Students at the University of Minnesota lack good streetlights, among other things.
If we’d known then what we know now …
My daughter attends the University of Minnesota, and we are all aware of the massive growth in crime on campus (“U students take their crime fears to Senate hearing,” Dec. 11). In considering an institution that brings so much money to the area, I’m appalled by the lack of even the most basic amenities for students.
For example, many upper-class students live along the streets surrounding campus. You could drop an atomic bomb in the area and not hit a quality streetlight. I can tell you it makes me sick with worry every night my daughter walks home along dark streets after a late class.
Also, my daughter called recently to say her bus hadn’t shown and that she was waiting in subzero weather for another. There are very few structures to protect students who use these buses regularly in inclement weather.
Also, the dorms are expensive, old, cold and ugly …
If the over-the-top crime had been occurring when we were selecting a college, you can be sure the U would not have been on our list.
NANCY MAXWELL, Edina
Rebound in receipts is nothing to celebrate
Front-page news that gambling is on the rise again is disturbing (“Charitable gambling rebounds statewide,” Dec. 10). Charitable-gambling proceeds amount to only 3 percent of the $1.1 billion spent on various forms of gambling now sanctioned by Minnesota. Really not much of a payoff considering the ravaging damages that gambling addictions wreak on lower- and middle-class family budgets.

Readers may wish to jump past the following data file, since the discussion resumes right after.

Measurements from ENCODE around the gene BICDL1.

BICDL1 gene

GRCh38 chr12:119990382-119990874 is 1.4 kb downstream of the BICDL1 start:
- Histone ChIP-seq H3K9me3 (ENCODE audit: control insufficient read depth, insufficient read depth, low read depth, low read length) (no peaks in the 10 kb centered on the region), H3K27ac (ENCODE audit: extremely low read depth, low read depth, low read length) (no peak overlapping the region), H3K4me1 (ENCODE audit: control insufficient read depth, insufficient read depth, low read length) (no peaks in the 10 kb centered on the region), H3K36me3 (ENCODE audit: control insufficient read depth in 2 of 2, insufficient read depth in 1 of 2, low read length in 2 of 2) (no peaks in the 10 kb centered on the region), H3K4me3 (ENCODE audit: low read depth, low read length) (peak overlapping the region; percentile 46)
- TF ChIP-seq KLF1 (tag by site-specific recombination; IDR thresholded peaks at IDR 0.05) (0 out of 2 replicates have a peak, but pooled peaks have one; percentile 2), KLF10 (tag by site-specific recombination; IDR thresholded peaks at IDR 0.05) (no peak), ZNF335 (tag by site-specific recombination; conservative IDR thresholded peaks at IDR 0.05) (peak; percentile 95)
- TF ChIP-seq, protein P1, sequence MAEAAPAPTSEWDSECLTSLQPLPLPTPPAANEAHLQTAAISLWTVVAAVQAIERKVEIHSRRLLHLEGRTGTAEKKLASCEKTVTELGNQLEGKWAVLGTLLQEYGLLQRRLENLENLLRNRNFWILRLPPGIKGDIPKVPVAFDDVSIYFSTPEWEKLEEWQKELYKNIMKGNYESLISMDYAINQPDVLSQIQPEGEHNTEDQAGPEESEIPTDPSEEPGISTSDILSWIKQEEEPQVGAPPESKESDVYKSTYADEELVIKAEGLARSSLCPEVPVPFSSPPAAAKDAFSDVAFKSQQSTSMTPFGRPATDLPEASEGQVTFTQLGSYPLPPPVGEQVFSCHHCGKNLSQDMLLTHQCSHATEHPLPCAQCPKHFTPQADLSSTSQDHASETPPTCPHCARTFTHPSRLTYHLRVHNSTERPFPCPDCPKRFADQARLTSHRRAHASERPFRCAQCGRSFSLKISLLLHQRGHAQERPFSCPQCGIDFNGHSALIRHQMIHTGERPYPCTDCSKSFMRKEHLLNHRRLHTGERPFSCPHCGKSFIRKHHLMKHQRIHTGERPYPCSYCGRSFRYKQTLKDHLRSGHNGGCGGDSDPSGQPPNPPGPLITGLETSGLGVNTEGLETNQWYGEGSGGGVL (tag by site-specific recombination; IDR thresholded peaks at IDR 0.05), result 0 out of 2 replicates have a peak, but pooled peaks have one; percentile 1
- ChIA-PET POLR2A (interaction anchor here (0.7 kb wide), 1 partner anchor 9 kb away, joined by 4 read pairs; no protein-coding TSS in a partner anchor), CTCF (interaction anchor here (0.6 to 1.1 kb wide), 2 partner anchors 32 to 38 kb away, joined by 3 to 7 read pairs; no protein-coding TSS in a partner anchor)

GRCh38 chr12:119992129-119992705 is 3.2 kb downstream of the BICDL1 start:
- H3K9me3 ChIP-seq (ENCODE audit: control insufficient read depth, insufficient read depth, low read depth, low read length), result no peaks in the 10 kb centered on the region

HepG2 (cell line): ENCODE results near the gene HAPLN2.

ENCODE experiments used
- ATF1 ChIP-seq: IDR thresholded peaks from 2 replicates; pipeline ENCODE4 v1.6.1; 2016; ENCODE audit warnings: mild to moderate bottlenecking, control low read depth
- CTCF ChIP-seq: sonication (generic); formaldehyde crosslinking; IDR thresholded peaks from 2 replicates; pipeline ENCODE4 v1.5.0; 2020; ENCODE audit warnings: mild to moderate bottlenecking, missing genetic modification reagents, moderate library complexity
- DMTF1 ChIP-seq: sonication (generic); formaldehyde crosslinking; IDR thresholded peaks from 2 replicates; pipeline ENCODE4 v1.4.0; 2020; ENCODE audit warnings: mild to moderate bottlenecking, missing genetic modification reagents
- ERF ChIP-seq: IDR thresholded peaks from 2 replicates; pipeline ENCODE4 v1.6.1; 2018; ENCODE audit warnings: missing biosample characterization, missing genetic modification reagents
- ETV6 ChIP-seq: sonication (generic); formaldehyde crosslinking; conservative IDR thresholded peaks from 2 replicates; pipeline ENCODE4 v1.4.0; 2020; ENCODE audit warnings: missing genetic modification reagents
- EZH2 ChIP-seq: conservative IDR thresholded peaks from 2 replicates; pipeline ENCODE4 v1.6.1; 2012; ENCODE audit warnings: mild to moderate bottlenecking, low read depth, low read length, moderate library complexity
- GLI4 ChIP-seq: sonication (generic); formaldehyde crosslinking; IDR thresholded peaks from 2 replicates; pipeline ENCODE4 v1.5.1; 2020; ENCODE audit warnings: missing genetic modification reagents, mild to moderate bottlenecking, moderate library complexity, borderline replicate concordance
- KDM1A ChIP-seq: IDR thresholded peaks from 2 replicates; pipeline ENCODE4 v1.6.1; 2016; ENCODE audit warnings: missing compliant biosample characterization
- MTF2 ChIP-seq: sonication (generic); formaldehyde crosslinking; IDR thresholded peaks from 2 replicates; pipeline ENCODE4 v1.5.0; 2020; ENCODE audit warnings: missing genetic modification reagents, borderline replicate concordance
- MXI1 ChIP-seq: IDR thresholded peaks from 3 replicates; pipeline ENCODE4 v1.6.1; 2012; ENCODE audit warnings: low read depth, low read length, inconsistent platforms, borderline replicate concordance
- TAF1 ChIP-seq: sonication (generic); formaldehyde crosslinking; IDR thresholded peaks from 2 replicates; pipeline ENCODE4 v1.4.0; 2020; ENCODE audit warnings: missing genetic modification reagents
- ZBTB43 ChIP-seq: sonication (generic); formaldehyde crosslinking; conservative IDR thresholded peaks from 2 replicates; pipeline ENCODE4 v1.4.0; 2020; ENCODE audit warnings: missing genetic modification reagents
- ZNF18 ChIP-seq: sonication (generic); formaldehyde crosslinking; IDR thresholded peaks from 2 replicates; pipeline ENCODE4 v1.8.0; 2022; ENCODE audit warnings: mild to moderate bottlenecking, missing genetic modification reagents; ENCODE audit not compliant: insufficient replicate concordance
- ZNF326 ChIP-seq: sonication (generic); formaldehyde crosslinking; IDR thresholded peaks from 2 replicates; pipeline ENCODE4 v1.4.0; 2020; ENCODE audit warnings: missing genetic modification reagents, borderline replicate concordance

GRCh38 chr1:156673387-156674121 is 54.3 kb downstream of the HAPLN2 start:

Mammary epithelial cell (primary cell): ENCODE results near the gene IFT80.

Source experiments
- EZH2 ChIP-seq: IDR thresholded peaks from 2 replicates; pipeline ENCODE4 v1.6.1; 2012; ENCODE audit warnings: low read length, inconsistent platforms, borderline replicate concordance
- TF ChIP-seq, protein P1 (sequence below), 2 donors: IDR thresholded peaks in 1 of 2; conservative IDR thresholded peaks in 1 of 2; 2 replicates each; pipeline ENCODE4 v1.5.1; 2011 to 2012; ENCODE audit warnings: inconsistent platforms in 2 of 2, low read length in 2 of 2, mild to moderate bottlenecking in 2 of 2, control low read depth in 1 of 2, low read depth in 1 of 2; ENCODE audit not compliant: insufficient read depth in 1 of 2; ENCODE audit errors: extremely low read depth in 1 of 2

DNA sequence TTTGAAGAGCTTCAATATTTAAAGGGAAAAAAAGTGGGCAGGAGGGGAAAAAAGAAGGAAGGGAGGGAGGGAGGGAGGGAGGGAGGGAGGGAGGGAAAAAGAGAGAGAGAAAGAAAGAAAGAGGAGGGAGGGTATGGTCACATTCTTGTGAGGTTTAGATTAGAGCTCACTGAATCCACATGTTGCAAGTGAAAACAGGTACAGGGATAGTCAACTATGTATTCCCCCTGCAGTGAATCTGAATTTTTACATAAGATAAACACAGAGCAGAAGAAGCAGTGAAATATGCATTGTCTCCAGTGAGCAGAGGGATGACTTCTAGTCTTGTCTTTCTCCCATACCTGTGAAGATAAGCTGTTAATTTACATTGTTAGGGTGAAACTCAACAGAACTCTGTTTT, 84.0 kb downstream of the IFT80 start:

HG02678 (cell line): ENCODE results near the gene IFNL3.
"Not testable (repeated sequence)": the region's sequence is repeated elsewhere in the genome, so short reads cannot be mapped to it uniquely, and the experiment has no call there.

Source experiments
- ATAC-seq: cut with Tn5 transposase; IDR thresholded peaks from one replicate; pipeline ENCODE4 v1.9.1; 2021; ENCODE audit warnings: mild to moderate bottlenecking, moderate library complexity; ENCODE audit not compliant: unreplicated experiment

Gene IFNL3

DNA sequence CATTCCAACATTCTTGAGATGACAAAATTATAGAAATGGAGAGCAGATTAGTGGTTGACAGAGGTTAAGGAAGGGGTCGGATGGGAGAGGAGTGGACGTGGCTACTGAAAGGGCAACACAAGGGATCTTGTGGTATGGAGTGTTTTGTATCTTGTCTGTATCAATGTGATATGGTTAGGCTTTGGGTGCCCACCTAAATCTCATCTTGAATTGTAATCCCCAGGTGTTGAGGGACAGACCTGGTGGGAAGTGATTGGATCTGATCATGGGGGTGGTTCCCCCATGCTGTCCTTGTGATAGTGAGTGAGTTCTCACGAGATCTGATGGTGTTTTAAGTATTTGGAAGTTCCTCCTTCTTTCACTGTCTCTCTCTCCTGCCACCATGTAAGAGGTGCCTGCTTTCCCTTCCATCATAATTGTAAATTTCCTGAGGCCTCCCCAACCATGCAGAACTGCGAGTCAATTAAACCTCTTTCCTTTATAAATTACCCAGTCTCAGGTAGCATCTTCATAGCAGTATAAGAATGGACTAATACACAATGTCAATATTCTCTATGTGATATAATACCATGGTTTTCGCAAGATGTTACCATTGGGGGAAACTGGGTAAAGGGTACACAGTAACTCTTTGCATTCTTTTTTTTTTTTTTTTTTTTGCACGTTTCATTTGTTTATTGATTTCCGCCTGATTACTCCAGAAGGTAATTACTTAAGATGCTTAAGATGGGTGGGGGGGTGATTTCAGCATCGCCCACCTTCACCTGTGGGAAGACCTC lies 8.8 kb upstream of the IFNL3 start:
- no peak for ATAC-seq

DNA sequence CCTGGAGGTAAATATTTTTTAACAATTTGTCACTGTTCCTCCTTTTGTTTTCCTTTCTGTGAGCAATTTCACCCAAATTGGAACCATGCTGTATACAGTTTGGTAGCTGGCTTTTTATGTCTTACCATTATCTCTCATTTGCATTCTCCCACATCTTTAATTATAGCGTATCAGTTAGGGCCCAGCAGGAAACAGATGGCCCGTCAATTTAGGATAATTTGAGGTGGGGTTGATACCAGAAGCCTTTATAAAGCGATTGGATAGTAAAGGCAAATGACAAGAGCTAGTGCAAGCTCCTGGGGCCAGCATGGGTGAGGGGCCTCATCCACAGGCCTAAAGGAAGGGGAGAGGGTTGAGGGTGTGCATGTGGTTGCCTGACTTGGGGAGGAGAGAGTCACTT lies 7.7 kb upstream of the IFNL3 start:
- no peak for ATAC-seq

Justifying gambling habits by reasoning that youth sports benefit is unwise. Using quotes from pulltab operation employees, who receive tips from winning patrons, who relate that people want to have fun, again, is ridiculous. Why would these people say anything else? Where are the comments from therapists who work with gambling addicts?
If Minnesotans who choose to gamble by playing pulltabs want to help charitable causes, why not designate 3 percent of their paychecks to the United Way instead? Then charities would not be so strapped that they have to jump into bed with gambling interests, and people could not kid themselves that their gambling is anything more than selfish.
Gambling on the rise is not a reason to celebrate the improving economy. Families having the means to visit a state park an extra weekend in the coming months and breathe some of this fresh air Mother Nature is sending us would provide a much longer-lasting benefit.
TIM MCDEVITT, St. Paul
CASTRO AND MANDELA
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